Making the leap from VAR to MSP

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There are numerous benefits to the managed service provider (MSP) approach, including peace of mind from not having to manage IT services, greater uptime, more end user productivity and straightforward billing. As a result, value added resellers (VARs) across a broad variety of industries are beginning to embrace a service-centric relationship with their clients. For customers, choosing to work with an MSP means they avoid installation and maintenance headaches. They also avoid diverting resources towards laborious IT support tasks or ad hoc break/fix reseller charges. Software as a Service (SaaS) is perhaps the most obvious example, in that it replaces intermittent, non-recurring sales transactions with continuous, subscription-based application services.

A greater demand for MSPs means a larger supply. On the provider side, a number of resellers are also choosing to become MSPs –and for many good reasons beyond market share.

Why become an MSP?

The reasons for becoming an MSP are compelling, as it enables a predictable, recurring revenue stream; deeper engagement with clients, as well as a trusted advisor relationship that, in turn, generates more business opportunities. The standardisation of MSP solutions across all clients also simplifies purchasing, deployment, and support.

Making the MSP leap

While the reasons for making an MSP transition are numerous and attractive, resellers need to recognise that transition can also involve challenges. Resellers typically offer cybersecurity solutions from multiple vendors, which can make consolidating into one solution complicated. Among the challenges are logistics and licensing hurdles, other unpredicted costs, as well as different renewal frequencies across different product types (eg backup and cybersecurity) that call for a la carte transactions by renewal date.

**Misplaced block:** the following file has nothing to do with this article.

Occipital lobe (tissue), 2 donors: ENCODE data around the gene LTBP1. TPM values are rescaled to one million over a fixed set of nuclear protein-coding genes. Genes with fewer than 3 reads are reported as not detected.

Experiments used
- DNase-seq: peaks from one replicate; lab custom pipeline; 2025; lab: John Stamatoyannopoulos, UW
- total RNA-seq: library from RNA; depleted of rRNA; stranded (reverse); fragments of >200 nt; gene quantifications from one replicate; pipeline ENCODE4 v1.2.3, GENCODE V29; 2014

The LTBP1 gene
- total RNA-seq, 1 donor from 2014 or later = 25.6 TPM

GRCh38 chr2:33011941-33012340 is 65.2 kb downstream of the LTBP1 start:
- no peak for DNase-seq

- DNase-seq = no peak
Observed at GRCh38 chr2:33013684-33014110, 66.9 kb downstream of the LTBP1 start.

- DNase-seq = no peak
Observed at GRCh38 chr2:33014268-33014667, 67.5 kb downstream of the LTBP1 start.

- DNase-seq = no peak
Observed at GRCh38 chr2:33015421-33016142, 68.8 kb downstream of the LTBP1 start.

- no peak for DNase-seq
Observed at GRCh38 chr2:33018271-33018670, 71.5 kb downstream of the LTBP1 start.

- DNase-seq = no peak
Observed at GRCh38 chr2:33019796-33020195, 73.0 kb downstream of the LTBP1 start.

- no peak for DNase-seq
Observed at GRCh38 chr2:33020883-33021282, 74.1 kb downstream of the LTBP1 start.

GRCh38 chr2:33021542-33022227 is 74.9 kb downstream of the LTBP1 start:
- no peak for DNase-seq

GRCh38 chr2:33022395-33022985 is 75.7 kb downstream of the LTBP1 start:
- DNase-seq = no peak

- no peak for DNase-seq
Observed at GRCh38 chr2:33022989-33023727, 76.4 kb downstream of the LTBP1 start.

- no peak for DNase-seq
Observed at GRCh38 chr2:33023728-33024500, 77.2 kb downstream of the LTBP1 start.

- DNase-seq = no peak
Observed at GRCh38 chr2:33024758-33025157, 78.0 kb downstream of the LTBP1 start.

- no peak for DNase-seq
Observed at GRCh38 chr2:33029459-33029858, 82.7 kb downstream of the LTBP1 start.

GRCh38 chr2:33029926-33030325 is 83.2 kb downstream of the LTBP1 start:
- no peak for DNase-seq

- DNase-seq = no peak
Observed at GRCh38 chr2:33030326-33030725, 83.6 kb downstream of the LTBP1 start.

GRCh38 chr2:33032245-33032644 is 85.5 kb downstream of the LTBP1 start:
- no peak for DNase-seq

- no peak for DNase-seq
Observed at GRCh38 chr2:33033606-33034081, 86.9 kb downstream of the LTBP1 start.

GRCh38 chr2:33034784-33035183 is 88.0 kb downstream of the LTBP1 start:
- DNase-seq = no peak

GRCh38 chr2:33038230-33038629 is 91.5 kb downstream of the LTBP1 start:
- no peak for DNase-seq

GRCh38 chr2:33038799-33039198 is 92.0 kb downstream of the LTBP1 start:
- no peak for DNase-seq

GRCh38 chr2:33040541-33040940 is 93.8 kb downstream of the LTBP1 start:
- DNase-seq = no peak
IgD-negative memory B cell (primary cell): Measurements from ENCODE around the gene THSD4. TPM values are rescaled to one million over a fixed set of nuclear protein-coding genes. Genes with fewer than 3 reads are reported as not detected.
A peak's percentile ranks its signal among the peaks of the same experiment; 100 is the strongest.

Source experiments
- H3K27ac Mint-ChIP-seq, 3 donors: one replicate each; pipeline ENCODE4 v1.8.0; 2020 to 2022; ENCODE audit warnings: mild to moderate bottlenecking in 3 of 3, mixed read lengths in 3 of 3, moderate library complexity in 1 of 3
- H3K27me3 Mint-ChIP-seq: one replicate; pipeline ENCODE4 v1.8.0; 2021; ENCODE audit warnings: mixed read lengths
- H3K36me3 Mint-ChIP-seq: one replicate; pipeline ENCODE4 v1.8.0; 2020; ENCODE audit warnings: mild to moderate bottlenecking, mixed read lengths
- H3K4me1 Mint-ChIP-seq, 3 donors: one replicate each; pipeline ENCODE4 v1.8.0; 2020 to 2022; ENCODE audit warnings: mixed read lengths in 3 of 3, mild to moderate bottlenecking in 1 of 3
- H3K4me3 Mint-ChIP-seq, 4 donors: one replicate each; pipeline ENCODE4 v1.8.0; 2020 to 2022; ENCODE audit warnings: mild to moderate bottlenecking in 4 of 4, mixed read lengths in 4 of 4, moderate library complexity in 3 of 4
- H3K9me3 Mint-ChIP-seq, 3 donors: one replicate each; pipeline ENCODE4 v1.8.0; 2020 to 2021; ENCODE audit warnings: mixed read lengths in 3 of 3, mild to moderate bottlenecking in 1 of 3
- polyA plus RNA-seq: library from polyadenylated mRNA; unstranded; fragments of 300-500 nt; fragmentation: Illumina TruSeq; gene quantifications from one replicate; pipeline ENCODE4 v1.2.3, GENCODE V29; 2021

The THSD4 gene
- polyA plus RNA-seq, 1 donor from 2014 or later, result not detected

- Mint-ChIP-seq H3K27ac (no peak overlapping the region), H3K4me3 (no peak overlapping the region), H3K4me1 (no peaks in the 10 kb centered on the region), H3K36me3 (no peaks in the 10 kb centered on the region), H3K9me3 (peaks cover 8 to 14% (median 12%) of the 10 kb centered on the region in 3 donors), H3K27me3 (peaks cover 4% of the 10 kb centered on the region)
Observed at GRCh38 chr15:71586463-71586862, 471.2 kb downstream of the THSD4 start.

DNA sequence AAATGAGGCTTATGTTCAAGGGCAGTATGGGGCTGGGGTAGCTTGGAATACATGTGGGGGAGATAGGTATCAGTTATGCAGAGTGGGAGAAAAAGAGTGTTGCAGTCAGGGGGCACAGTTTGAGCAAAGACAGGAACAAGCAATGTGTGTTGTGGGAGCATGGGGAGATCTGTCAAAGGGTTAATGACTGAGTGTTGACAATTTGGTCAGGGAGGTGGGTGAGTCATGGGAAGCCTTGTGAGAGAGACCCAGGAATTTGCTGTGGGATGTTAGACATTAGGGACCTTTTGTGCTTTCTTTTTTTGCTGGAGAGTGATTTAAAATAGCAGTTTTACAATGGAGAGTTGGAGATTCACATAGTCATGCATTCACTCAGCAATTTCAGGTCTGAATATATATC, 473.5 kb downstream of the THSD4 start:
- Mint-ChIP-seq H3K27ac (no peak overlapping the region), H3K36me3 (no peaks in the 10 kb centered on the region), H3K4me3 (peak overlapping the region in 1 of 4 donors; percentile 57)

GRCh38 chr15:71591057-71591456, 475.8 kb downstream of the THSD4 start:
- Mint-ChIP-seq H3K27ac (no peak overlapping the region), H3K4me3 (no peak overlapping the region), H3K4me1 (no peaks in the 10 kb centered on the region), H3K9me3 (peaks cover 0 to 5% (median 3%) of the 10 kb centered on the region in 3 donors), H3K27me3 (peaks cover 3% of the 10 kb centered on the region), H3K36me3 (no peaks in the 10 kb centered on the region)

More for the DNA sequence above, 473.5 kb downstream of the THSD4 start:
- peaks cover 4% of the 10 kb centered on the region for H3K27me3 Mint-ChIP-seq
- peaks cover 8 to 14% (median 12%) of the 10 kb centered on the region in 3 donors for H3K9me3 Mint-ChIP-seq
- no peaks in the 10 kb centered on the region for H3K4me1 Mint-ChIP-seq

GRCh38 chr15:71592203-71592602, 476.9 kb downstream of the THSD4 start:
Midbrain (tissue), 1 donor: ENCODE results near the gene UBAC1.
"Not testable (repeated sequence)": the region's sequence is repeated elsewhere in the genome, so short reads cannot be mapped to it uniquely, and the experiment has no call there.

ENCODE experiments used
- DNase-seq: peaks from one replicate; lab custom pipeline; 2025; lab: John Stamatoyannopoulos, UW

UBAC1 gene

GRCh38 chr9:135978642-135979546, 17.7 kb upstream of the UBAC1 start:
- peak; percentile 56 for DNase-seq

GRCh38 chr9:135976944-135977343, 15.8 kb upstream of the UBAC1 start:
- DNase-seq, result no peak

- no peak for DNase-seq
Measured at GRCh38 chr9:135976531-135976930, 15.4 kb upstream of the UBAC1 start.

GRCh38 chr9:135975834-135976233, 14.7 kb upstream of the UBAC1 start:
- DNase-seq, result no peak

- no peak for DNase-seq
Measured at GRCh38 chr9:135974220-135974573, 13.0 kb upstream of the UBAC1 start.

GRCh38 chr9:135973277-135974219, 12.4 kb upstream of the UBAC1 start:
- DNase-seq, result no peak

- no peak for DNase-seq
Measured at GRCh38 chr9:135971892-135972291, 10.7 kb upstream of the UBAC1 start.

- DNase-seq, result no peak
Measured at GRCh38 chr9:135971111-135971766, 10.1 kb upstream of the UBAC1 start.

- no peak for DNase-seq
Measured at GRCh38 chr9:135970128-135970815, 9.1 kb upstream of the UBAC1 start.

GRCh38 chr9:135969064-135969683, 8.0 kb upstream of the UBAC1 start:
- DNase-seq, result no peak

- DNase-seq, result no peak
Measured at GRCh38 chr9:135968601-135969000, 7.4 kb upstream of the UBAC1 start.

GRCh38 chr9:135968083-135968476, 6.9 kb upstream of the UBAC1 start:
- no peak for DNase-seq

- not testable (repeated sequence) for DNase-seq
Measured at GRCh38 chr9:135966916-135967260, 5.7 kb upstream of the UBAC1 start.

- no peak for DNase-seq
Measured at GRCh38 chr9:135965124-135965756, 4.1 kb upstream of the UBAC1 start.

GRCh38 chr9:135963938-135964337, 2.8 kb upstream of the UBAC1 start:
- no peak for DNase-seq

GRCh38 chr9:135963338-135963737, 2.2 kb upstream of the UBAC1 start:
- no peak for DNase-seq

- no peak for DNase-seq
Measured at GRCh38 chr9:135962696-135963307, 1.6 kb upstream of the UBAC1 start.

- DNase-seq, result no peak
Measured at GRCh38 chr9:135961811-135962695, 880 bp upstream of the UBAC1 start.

Resellers must bridge the gap between delivering services to clients who buy software licenses and becoming an MSP that owns all licenses. New MSPs may need to purchase a remote monitoring and management (RMM) tool to expedite rollout and management, but then bear the risk of upfront capital outlay for license ownership as they replace one product at a time over an extended period.

Easing the transition

Taking the first few steps toward becoming an MSP can seem daunting. Here are seven ways to smooth the transition:

1. Identify a solution that deploys in seconds and runs alongside existing endpoint software. This introduces customers to the inherent MSP benefits without having to uninstall their current solutions. Simultaneously, it lays the groundwork for new processes and workflows.

2. Offer flexibility to switch customers to a managed service one at a time. Easing the pain and risk of adopting a managed service model ensures MSPs can roll out a new application, such as managed next generation endpoint protection, within the timeframe that makes the most sense to clients and at a desirable scale and cost.

3. Avoid solutions that use on-premise hardware. Small agents can deploy in seconds without disturbing existing solutions.

4. Look for low-risk monthly billing and invoicing, so you only have to pay for licenses you actually use.

5. Adopt a cloud-based approach that doesn't need version upgrades, which will reduce costs and boost customer satisfaction.

6. Find a comprehensive array of services, such as competitive margins, recurring revenue, lower operational costs and innovative enablement tools to achieve success.

The light at the end of the tunnel

VARs should not underestimate the importance or core business worth of establishing an ongoing service relationship with clients. Offloading the management of a company's infrastructure to experienced MSPs allow businesses to redirect their focus without IT interruption.

The marketplace is seeing a major shift in business spending patterns. Moving to an MSP model can open up a vast range of business opportunities, but it's crucial to partner with vendors who understand and mitigate the challenges this evolution entails. Making the transition, with the inherent challenges in mind, will ensure more organisations turn over IT functions to MSPs, freeing internal staff to focus on strategic IT projects. At the end of the day, the most important aspect is showing clients that the transition to managed services will result in lower total cost of ownership and greater value to business operations.

Adam Nash is EMEA sales manager at Webroot